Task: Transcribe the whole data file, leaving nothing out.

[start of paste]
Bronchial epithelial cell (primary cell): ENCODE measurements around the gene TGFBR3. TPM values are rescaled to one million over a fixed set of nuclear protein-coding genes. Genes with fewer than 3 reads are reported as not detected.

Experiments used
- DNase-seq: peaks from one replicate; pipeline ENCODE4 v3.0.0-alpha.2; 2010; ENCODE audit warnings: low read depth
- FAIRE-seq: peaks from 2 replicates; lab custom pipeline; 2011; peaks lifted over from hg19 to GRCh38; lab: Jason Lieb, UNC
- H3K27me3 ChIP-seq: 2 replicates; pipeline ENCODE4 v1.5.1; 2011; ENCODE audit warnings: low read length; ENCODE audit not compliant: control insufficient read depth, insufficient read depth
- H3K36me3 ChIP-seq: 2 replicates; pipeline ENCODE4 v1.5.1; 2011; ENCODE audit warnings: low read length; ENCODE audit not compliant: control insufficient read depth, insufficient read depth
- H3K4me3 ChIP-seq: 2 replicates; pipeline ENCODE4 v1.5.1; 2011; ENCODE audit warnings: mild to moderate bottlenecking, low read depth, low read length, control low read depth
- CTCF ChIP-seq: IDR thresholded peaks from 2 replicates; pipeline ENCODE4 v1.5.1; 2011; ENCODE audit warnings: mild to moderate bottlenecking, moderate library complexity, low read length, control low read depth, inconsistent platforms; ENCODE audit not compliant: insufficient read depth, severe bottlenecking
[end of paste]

Bronchial epithelial cell (primary cell): ENCODE measurements around the gene TGFBR3. TPM values are rescaled to one million over a fixed set of nuclear protein-coding genes. Genes with fewer than 3 reads are reported as not detected.

Experiments used
- DNase-seq: peaks from one replicate; pipeline ENCODE4 v3.0.0-alpha.2; 2010; ENCODE audit warnings: low read depth
- FAIRE-seq: peaks from 2 replicates; lab custom pipeline; 2011; peaks lifted over from hg19 to GRCh38; lab: Jason Lieb, UNC
- H3K27me3 ChIP-seq: 2 replicates; pipeline ENCODE4 v1.5.1; 2011; ENCODE audit warnings: low read length; ENCODE audit not compliant: control insufficient read depth, insufficient read depth
- H3K36me3 ChIP-seq: 2 replicates; pipeline ENCODE4 v1.5.1; 2011; ENCODE audit warnings: low read length; ENCODE audit not compliant: control insufficient read depth, insufficient read depth
- H3K4me3 ChIP-seq: 2 replicates; pipeline ENCODE4 v1.5.1; 2011; ENCODE audit warnings: mild to moderate bottlenecking, low read depth, low read length, control low read depth
- CTCF ChIP-seq: IDR thresholded peaks from 2 replicates; pipeline ENCODE4 v1.5.1; 2011; ENCODE audit warnings: mild to moderate bottlenecking, moderate library complexity, low read length, control low read depth, inconsistent platforms; ENCODE audit not compliant: insufficient read depth, severe bottlenecking